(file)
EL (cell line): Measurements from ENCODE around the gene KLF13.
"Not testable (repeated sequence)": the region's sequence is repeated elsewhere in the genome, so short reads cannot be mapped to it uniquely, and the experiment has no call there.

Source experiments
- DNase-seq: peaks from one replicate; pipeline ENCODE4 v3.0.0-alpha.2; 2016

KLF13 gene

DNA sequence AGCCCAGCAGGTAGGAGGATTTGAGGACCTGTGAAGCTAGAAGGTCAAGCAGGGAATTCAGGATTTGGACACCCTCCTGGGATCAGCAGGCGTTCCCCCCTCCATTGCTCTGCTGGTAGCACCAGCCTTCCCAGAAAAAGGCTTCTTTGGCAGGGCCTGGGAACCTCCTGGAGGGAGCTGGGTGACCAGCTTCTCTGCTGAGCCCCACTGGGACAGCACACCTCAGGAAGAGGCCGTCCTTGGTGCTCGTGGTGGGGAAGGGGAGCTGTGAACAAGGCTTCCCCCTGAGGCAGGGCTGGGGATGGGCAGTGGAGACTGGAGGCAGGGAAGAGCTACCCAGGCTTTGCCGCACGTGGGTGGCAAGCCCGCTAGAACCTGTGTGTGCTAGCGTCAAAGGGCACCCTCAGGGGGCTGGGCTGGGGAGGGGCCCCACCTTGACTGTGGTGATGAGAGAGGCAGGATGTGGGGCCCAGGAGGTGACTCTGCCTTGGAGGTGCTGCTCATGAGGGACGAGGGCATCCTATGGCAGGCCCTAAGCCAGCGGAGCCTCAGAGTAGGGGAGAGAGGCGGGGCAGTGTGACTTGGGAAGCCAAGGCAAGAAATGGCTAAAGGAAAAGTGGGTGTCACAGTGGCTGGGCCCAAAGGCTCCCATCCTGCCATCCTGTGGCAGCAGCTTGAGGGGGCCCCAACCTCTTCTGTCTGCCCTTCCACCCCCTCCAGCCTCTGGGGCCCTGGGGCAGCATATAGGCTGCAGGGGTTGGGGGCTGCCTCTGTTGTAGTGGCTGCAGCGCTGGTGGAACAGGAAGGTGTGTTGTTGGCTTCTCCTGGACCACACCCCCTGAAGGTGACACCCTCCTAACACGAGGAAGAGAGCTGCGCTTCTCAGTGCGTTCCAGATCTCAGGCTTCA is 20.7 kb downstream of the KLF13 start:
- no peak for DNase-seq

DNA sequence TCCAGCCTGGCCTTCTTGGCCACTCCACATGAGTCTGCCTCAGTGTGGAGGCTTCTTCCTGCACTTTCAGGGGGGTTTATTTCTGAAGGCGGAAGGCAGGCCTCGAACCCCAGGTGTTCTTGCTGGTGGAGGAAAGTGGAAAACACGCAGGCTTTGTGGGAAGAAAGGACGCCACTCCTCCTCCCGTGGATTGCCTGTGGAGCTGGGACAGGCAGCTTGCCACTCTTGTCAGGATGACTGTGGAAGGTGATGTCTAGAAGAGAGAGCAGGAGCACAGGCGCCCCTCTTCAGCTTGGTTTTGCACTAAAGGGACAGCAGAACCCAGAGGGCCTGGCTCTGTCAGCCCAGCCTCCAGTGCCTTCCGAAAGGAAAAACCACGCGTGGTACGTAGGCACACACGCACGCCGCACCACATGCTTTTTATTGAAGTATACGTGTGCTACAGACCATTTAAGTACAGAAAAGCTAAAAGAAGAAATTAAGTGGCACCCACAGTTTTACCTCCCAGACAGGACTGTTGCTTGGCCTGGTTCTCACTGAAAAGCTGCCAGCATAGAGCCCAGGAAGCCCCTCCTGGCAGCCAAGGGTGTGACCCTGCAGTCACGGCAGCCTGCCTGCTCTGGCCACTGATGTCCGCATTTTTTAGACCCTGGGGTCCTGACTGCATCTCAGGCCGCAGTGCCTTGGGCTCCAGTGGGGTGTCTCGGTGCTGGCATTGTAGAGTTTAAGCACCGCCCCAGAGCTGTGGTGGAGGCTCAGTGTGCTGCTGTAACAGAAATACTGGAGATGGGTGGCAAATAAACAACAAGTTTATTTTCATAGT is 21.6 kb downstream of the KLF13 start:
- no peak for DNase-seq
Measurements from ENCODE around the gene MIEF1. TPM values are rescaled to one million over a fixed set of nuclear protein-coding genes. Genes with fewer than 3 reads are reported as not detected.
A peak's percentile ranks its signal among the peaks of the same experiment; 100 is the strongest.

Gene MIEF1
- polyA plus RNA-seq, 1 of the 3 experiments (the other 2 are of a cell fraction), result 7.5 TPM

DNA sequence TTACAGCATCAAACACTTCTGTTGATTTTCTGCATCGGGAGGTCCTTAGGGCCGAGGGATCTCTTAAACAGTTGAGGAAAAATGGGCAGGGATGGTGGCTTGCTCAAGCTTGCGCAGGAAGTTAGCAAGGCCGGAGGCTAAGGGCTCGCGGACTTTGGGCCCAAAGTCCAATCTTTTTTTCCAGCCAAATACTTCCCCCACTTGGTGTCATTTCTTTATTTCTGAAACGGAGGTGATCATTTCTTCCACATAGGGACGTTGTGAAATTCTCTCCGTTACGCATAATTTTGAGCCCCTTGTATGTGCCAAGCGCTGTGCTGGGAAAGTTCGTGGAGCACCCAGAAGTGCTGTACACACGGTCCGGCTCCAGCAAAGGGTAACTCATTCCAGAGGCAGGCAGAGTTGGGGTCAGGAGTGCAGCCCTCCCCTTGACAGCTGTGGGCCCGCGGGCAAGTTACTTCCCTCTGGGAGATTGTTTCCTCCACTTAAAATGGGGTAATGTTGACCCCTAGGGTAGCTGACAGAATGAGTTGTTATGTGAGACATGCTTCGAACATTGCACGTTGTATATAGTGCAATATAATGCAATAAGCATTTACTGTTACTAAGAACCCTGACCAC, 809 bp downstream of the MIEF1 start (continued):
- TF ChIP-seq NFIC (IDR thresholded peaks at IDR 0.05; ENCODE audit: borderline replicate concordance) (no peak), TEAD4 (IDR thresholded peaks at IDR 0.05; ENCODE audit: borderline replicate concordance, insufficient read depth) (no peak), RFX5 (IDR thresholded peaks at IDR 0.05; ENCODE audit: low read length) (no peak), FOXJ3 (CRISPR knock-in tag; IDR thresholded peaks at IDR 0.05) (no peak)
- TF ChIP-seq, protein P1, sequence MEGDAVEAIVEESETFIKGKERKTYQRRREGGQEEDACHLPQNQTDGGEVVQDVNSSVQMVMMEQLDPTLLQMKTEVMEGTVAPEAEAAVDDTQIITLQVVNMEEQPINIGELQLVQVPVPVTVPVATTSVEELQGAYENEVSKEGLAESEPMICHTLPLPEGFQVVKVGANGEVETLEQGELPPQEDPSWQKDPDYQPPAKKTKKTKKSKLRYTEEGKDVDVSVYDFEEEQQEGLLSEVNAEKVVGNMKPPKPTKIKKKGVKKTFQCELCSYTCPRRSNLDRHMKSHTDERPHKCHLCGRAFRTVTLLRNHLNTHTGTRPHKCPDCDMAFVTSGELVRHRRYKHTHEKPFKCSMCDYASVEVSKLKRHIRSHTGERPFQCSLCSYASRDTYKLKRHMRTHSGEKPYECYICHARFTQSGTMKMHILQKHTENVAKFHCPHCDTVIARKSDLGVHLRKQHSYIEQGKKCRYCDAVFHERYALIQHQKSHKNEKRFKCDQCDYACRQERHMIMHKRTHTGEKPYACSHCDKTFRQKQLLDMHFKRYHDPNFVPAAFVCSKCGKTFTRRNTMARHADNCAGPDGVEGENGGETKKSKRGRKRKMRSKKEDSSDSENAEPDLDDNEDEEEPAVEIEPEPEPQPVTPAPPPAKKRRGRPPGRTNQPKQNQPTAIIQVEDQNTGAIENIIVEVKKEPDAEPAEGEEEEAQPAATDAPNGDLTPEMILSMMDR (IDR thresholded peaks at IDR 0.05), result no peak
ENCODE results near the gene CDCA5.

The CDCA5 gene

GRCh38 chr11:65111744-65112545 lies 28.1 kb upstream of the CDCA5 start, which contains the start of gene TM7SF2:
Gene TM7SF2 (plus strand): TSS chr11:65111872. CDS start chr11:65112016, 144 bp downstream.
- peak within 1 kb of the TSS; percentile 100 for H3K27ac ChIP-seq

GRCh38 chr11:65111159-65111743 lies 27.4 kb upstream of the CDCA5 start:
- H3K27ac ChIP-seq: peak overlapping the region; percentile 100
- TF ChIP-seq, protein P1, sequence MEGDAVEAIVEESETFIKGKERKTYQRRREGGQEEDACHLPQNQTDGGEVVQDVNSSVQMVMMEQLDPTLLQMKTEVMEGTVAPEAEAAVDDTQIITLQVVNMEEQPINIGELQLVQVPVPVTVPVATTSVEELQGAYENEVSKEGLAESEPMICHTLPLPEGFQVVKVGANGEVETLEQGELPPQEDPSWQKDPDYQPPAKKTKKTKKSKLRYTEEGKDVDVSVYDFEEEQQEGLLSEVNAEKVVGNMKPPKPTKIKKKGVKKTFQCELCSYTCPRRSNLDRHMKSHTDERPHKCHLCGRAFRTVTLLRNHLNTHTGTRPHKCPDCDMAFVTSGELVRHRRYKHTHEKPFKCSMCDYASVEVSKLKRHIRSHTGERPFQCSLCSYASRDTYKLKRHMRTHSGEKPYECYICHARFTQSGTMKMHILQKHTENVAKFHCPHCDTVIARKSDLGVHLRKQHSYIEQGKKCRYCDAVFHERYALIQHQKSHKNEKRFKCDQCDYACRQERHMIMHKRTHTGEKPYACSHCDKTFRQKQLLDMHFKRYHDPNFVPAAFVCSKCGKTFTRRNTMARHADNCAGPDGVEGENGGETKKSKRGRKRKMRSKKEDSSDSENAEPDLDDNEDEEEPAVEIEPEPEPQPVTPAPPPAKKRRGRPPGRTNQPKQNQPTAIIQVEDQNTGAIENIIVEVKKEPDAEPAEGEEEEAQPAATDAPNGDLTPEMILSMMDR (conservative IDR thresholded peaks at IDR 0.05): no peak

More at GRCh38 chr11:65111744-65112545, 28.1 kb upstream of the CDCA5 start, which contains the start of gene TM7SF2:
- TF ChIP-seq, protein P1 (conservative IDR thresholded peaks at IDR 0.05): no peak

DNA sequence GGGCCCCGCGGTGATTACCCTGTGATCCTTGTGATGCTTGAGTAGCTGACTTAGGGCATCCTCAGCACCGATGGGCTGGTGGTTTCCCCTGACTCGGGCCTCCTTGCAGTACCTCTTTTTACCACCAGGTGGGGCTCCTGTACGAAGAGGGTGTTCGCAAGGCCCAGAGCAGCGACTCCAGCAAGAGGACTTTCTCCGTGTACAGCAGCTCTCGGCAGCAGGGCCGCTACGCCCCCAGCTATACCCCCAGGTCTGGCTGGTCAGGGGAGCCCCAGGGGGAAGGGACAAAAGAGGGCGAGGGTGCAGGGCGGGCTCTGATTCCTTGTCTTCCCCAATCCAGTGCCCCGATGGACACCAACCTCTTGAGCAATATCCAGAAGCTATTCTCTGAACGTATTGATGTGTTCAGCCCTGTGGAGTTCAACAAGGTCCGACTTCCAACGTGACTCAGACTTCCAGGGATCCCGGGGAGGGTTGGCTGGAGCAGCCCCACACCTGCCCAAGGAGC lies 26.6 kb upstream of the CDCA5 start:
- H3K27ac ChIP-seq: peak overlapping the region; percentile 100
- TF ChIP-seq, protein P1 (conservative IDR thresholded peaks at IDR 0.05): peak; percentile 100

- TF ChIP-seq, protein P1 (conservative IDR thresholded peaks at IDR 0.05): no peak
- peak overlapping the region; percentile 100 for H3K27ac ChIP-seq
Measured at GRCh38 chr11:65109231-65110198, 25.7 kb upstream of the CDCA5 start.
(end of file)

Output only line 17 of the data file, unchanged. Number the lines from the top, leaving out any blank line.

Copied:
ENCODE results near the gene CDCA5.